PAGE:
Virus-based gene therapy for metastatic kidney cancer developed (December 19, 2010) -- Researchers have developed a novel virus-based gene therapy for renal cell carcinoma that has been shown to kill cancer cells not only at the primary tumor site but also in distant tumors not directly infected by the virus. ... > full story

Construction of the world's largest neutrino observatory completed: Antarctica's IceCube (December 19, 2010) -- Culminating a decade of planning, innovation and testing, construction of the world's largest neutrino observatory, installed in the ice of the Antarctic plateau at the geographic South Pole, was successfully completed Dec. 18, 2010, New Zealand time. The last of 86 holes had been drilled and a total of 5,160 optical sensors are now installed to form the main detector -- a cubic kilometer of instrumented ice -- of the IceCube Neutrino Observatory, located at the National Science Foundation's Amundsen-Scott South Pole Station. From its vantage point at the end of the world, IceCube provides an innovative means to investigate the properties of fundamental particles that originate in some of the most spectacular phenomena in the universe. ... > full story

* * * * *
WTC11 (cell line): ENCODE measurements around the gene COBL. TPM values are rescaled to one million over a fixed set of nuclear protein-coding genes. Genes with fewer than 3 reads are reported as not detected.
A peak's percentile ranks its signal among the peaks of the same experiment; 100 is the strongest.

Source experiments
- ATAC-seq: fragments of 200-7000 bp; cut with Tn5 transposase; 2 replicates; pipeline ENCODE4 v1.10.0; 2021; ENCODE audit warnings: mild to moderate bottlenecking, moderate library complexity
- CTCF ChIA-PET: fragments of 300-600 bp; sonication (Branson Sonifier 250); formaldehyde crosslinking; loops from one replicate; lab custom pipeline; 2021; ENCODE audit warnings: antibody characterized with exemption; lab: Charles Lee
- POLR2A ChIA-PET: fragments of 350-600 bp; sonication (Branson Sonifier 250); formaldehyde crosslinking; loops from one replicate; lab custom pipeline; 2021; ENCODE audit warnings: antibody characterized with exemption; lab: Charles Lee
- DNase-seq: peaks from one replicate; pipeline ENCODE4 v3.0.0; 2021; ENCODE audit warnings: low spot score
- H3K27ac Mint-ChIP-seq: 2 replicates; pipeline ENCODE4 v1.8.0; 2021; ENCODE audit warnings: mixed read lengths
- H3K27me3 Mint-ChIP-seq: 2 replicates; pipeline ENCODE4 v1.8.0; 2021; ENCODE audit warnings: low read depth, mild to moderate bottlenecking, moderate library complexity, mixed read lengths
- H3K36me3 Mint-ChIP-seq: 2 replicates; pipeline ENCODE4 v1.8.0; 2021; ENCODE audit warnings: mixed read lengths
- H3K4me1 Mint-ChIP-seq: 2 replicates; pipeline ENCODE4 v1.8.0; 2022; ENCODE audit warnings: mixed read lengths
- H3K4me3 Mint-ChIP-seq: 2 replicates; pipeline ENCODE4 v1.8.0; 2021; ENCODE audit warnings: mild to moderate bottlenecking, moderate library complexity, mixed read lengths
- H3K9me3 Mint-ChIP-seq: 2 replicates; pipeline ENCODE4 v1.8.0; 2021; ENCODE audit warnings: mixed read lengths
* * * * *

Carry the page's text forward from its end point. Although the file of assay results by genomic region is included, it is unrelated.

Soft substrate promotes pluripotent stem cell culture (December 19, 2010) -- Researchers have found a key to keeping stem cells in their neutral state: It takes a soft touch. The researchers demonstrated that culturing mouse embryonic stem cells on a soft gel rather than on a hard plate or dish keeps them in their pluripotent state, a ground state with the ability to become any type of tissue. The soft substrate maintains homogeneous pluripotent colonies over long periods of time -- without the need for expensive growth chemicals. ... > full story

Which methods of heating are most efficient? (December 19, 2010) -- Supplying energy is in the process of metamorphosis because people want to know what is the most intelligent and efficient way to utilize all types of energy carriers. Researchers put the most common ideas for heating under the microscope and come up with major potential. ... > full story

Fighter pilots' brains are 'more sensitive' (December 19, 2010) -- Cognitive tests and MRI scans have shown significant differences in the brains of fighter pilots when compared to a control group, according to a new study. ... > full story